Due to the different individual degrees of VR hartiness a wide range of people have, different settings is a must in the VR development cycle. A wide range of options are important so a person can fine tune the experience to meet their VR tolerance level, and I feel that SBK lacks in this department. It covers the basics like sound volumes and you can change the Speed from MPH to KM/H, and there’s a control screen which shows you the basic controls of the game. Aside form the ability to change perspectives on the bike while driving, thats bout all you can do in the settings. I was hoping for a little more customization of the VR experience to tailor to  individual needs.

controller lay out



The graphics in SBK VR are in between original PlayStation and Playstation 2 graphics.  Which could be way better by today’s standards, I have seen some very pretty games run on a mobile VR  so I know it can be done. But for the price point of the game, roughly 4$, I guess they are appropriate, but I would have liked to see some variety in the landscape other than flat green, brown or sand color to differentiate the different types of terrain. Which makes the environments really kinda boring to race through, because couldn’t tell which track I was racing on, cause they all looked the same. I did really like the detail Dtales put into the hands and display on the handle bars, this was very well done, but as you will see, could have been done with a little more detail by today’s graphical standards on the mobile platform. while the game looks cleaner, it’s not much in the way for real advancement since 2003. I will show examples below.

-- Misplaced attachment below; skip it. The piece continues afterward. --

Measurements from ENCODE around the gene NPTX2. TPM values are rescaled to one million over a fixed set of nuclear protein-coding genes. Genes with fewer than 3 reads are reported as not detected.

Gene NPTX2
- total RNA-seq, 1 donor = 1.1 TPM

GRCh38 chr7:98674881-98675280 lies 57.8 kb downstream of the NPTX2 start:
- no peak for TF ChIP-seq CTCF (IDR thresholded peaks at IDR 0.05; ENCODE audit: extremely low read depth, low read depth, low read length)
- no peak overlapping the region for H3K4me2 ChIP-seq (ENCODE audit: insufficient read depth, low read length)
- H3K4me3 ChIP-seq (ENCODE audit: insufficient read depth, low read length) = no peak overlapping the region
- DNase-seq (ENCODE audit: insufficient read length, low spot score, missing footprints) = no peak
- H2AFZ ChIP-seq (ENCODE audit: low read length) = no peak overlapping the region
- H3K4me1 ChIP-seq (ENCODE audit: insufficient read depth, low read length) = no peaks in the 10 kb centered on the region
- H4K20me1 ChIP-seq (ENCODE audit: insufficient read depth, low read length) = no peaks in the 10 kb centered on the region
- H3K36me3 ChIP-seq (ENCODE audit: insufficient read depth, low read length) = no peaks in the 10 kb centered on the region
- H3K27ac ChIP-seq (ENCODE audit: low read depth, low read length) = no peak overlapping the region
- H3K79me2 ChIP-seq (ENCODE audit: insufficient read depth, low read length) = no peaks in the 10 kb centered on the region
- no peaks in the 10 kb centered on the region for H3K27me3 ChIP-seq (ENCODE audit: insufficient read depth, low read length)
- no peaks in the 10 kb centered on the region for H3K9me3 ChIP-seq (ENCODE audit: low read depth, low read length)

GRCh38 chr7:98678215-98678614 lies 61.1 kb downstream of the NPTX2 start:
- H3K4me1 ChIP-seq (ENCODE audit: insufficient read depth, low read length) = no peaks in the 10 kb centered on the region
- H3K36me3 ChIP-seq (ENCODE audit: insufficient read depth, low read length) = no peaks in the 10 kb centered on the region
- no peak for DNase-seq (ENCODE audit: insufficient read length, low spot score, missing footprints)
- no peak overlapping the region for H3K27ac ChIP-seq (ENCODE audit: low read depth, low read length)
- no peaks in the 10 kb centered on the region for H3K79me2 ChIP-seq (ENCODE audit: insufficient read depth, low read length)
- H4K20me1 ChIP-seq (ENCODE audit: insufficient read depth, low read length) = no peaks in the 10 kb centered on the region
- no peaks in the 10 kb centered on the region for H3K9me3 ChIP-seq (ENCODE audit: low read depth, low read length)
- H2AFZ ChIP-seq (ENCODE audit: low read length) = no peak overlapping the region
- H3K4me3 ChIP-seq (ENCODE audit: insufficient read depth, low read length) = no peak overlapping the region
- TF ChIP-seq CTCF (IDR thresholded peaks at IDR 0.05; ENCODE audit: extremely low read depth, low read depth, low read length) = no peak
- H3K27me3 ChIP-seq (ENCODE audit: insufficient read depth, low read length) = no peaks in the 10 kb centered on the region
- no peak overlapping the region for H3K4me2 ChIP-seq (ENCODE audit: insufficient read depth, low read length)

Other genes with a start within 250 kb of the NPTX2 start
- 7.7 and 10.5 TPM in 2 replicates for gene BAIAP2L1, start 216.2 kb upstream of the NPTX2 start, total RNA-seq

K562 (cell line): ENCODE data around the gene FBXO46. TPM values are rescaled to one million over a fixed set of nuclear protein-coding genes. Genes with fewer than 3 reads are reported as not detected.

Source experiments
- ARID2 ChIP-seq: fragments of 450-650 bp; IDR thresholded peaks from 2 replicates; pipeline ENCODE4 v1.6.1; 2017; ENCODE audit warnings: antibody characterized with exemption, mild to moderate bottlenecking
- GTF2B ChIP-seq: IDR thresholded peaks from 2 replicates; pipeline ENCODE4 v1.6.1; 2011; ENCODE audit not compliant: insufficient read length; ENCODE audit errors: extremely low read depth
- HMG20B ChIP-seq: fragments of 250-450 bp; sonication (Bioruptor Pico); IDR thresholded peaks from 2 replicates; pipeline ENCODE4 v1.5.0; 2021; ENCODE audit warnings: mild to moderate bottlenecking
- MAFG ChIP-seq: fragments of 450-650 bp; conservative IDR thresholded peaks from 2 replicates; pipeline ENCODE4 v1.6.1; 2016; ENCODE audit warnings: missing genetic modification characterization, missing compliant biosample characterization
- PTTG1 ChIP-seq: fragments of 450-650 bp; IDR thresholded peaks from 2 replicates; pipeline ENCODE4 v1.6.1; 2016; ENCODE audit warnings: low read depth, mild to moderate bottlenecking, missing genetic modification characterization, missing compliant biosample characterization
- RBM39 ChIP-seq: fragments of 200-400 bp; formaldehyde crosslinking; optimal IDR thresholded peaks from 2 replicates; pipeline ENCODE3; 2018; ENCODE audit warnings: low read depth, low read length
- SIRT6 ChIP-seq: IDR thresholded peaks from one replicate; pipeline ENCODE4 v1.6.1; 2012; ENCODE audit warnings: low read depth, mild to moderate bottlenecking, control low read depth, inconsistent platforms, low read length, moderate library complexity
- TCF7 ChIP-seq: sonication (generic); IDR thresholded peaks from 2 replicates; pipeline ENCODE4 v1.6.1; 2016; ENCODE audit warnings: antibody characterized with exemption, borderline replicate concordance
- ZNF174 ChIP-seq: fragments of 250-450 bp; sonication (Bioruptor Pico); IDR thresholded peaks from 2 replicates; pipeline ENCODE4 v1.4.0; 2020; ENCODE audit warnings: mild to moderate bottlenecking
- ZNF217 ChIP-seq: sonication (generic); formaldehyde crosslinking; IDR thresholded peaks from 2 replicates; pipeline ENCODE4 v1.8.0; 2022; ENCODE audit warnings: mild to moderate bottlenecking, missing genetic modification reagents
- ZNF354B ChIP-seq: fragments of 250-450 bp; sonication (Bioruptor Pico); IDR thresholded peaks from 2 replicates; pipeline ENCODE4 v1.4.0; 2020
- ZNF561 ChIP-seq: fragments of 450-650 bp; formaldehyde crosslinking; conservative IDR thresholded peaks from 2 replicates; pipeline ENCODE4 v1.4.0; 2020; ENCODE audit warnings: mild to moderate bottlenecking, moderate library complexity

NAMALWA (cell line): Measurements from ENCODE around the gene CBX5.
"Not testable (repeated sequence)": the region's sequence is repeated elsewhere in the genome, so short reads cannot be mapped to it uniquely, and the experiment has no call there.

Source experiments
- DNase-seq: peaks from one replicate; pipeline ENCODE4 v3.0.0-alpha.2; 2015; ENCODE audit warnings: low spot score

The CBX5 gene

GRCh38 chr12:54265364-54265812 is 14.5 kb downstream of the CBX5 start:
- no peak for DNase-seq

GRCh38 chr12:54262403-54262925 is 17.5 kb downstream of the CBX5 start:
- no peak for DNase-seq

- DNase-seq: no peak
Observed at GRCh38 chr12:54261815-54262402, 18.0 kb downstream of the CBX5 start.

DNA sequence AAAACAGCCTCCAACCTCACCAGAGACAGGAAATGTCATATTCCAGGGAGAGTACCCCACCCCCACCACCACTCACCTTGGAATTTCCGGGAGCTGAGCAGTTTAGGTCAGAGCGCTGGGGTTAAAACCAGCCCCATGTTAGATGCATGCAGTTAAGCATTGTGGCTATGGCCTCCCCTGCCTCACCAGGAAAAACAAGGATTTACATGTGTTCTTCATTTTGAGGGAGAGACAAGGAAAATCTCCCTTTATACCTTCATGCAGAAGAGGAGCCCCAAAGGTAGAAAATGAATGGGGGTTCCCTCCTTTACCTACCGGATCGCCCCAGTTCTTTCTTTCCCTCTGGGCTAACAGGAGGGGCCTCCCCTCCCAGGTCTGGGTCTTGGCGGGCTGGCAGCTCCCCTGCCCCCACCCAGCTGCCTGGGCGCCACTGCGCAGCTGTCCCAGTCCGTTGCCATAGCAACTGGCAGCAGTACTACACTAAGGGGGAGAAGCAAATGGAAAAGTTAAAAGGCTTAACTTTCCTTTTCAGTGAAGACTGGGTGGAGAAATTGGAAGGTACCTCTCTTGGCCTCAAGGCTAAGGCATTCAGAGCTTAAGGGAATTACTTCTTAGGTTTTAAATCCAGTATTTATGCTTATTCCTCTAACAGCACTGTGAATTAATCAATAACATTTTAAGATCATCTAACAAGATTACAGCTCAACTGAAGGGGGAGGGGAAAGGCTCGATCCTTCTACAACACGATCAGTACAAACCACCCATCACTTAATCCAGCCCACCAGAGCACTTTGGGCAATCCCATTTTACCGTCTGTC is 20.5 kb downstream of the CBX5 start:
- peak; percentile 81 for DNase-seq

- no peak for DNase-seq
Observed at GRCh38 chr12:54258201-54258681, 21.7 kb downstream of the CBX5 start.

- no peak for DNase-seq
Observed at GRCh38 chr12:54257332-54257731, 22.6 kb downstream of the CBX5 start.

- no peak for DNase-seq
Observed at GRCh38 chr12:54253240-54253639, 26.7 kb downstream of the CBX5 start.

Castrol Honda SuperBike Racing PS1 1999


Crescent Suzuki Racing on the PS2 2003


Music/ Sound effects


The music is a little over powering during the races and I had to go into the options and turn it down and up the SPX audio to be able to hear the sounds of my bike as I raced down the road. I would have like to hear a little more variety in the sound effects of my bike, if Dtales put this much effort in porting over a Bike racing game, you would think they would put slightly more emphasis on making the sound design a little more realistic, It feels more subtle than in your face. That could be tuned a little better, to be not so over powering, but the rock and roll atmosphere is appropriate with the speed and setting of the game play.




ASBk is definitely a different type of racing game, don’t think for a second it’s the type of game you can pick up and start bringing home trophies your first race. It has a pretty deep learning curve that hard core fans of super Bike racing will really enjoy. I did find it challenging trying to find the sweet spot in a turn, I often found myself careening off coarse and trying to figure out if the brake mechanic controls were working, but after taking the time and drove around a course a lot slower I found it was more my fault than anything. SBK VR needs a Tutorial level is teach newcomers like myself how to handle a Super Bike instead of throwing you to the wolves so to speak. So as for value, I think if you really enjoy racing, and would like to try Super Bike racing, and can have the patience to master the controls you will really enjoy SBK VR. and for 4 $ it’s right in the proper price point For a VR title of this Level of Immersiveness.



Super Bike Racing in VR with SBK VR!
A Fun racing game with a steep learning curve, I wish it implemented more Control ideas, like head tilting to control your turn intensity with an auto driving mode for those without a wireless controller,  that you could turn on and off in the settings, to help the developer reach out to more users, than ones with a bluetooth controller. That's not really hurting the game over all. But the more time I spend playing SBK the more fun i'm having in it.. Now.. if I could only break into the top 10…
VR Design59%
VR Comfort90%
Sound and Music60%
  • blazingly fast
  • Challenging
  • Overall fun
  • Graphics are out dated
  • music is loud and overwhelming
  • steep learning curve
72%Overall Score

About The Author

Like many of you, I fell in love with VR in the 90's. I watched every movie about it, read books about it. and my jaw fell when I saw Palmer Lucky had made huge strides in his garage, that every huge company who had tried to develop it had failed at doing. I bought a Gear VR for my S6 as soon as it was available, started a you tube channel, GeerHed VR, and I am humbly thrilled to write VR game reviews for Twisted Reality!